Dear friends and neighbors,
We’re now over halfway through the Legislative session, which means budgets will be released soon and we have narrowed the number of bills that can pass. Plus we’re right on schedule with the daffodils and tulip leaves popping up in our gardens.
Rep. Alicia Rule and I will be hosting a virtual town hall soon (scroll down for details) to tell you more about our bills and budget wins. I have two bills that will be moving on. HB 1393 supports the solar industry by giving them extra time to figure out how to recycle modules when they come off rooftops and HB 1330 would provide a tax exemption for the purchase of an electric bike and related equipment. These are both bipartisan environmental bills that help us figure out how to transition to a greener future.
I try to use these e-newsletters to keep you up to date, but also to share and deepen knowledge on how the Legislature works. Today I’ll talk about what the Legislature has been doing to respond to a state Supreme Court case on agricultural overtime pay. We have both agricultural workers and agricultural employers in our district and responsibilities to both.
Agricultural overtime pay
The Washington State Supreme Court recently decided dairy workers are entitled to overtime pay if they work more than 40 hours a week. The decision could eventually apply to all agricultural workers. The real fear however, was that state law says underpaid workers can ask for three years in unpaid wages, meaning farmers who had every reason to believe they were following the law could be on the hook for payments that could bankrupt their farm and put everyone out of a job.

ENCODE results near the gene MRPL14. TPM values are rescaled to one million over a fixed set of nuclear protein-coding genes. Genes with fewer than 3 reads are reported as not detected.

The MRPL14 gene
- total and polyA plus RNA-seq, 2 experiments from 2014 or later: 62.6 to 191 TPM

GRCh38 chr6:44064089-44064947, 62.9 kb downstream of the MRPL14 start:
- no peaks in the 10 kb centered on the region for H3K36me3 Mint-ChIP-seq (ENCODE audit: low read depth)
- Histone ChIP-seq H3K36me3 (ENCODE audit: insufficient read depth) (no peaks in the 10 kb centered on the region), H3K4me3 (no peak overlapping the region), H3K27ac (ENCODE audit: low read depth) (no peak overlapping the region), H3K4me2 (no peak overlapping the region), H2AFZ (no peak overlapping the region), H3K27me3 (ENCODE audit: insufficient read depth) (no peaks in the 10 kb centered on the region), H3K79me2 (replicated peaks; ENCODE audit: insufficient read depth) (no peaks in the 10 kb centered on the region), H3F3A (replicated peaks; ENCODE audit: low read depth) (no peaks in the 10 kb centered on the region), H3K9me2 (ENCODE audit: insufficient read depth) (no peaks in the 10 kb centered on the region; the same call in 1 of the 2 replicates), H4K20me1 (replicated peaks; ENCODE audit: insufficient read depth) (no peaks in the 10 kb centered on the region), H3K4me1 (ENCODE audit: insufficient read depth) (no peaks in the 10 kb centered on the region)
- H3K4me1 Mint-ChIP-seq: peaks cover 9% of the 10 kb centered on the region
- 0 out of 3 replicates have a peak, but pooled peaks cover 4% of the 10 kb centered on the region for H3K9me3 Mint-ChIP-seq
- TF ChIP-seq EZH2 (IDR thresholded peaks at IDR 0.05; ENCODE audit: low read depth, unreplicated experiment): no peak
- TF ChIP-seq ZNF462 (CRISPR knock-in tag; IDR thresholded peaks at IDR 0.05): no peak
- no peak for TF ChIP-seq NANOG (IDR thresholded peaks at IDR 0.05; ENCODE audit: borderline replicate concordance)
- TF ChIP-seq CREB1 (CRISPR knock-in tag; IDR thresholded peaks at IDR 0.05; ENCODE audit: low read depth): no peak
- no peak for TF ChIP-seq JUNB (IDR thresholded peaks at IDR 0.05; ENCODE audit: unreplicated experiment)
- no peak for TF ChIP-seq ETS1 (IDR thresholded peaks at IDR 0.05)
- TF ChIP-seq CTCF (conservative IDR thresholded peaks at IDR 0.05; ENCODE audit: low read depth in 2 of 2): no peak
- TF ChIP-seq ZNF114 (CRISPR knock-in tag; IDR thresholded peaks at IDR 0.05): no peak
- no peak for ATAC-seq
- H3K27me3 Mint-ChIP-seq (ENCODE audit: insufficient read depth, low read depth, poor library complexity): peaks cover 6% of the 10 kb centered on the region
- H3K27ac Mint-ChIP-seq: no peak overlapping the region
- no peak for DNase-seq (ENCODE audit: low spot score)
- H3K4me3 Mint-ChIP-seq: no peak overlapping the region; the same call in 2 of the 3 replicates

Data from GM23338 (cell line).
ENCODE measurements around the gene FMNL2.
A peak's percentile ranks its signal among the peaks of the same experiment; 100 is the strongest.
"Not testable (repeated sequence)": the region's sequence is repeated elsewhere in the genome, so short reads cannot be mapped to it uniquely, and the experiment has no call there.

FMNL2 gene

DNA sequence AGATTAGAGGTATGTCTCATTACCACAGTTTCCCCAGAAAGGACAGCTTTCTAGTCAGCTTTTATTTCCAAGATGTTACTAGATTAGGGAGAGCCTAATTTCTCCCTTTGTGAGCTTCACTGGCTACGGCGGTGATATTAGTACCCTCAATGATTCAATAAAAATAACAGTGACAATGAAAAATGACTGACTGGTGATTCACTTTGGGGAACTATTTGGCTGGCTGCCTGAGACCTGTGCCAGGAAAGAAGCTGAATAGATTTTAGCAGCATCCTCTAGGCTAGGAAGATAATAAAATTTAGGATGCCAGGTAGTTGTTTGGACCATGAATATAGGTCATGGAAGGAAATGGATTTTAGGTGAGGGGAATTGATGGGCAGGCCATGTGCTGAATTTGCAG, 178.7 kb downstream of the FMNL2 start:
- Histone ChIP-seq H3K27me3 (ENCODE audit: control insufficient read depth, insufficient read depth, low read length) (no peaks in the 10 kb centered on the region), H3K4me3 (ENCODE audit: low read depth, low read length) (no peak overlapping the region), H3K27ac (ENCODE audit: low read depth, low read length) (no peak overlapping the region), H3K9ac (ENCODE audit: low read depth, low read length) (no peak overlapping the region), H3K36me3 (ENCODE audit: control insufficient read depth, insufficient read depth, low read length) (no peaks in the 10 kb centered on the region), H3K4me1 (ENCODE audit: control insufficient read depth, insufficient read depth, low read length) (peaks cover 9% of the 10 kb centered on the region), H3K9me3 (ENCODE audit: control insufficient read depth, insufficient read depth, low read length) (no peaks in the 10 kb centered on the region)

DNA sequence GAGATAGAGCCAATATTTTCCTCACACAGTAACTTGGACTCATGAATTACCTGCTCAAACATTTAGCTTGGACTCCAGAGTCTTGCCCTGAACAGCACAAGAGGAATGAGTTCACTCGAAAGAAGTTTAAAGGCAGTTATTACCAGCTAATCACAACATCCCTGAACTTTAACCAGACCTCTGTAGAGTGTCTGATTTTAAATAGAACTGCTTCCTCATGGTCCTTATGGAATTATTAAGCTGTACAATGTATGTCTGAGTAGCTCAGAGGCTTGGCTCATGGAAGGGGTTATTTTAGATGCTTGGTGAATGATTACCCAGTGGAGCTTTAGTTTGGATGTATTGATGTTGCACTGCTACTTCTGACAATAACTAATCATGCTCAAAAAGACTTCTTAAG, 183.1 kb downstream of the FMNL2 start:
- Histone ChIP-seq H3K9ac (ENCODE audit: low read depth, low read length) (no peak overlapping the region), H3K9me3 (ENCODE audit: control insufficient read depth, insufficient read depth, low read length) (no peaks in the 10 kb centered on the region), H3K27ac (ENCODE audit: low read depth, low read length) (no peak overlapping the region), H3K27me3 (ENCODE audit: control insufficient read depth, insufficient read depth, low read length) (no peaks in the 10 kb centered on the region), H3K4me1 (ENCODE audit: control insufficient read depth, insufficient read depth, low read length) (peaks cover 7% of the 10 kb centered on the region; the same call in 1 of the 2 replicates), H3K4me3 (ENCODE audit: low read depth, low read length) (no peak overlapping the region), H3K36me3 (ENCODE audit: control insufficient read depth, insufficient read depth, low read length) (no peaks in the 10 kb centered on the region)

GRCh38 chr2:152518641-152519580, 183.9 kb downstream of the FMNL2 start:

Senator Curtis King, a Republican from Yakima, introduced SB 5172 to essentially hold employers harmless for following the law before the Supreme Court decision, which means retroactive pay would not be required. If you look closely at SB 5172, you’ll notice that it was amended in committee and the Senator who introduced the bill voted against it out of committee. The bill was still being negotiated by the deadline for it to move from committee, so it was amended to something farmworkers liked but farm owners told me was worse than no bill. There was still a lot of negotiating happening, and you can see SB 5172 was amended again and received a strong 37-12 bipartisan vote on the Senate floor. It also now has the support of the major agricultural groups and farm labor which I think is a big win, but it still has to make it through the House.
So what does the new ESSB 5172 do? For that you can read the Engrossed Substitute Senate Bill Report. At a high level the amended bill phases in the overtime requirements. In 2022, employers will pay overtime for time worked over 55 hours and in 2024, it’ll be time worked over 40 hours, just like most other jobs. There is also the safe harbor for back pay. ESSB 5172 has a public hearing on March 23 in the House Labor committee and you can testify from your home.